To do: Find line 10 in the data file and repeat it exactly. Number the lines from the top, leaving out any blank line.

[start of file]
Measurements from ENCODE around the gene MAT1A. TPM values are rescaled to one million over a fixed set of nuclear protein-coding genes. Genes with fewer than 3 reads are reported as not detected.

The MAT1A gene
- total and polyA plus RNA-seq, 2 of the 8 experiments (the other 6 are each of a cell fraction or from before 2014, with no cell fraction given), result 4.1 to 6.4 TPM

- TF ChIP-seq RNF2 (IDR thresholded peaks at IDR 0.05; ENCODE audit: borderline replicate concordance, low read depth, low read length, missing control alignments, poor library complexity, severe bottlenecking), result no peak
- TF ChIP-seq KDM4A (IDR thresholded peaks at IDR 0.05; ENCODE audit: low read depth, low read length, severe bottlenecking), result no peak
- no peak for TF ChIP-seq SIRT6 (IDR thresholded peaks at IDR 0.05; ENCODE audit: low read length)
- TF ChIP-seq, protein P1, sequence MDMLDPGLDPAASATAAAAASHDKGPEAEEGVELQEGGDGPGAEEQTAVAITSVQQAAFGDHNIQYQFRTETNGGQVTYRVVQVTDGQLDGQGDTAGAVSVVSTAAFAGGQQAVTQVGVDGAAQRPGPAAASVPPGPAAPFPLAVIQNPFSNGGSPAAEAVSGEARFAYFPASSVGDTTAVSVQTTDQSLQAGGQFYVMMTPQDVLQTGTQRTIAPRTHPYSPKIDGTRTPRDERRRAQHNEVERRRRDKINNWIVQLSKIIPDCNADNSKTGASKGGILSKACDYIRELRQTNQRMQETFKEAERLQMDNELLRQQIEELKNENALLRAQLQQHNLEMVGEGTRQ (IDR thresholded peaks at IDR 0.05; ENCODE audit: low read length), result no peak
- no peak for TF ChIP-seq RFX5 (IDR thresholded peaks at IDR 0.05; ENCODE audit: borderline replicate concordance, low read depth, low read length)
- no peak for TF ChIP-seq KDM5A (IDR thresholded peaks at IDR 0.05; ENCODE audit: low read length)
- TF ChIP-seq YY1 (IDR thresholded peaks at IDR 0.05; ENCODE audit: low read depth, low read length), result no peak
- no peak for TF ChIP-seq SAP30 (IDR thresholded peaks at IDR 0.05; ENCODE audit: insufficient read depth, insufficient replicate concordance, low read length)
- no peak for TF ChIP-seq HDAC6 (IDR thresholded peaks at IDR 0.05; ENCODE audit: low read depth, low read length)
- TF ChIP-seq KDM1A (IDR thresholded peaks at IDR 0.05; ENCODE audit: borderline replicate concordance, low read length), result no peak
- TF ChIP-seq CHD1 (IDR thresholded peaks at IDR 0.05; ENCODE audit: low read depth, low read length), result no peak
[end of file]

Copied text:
- TF ChIP-seq YY1 (IDR thresholded peaks at IDR 0.05; ENCODE audit: low read depth, low read length), result no peak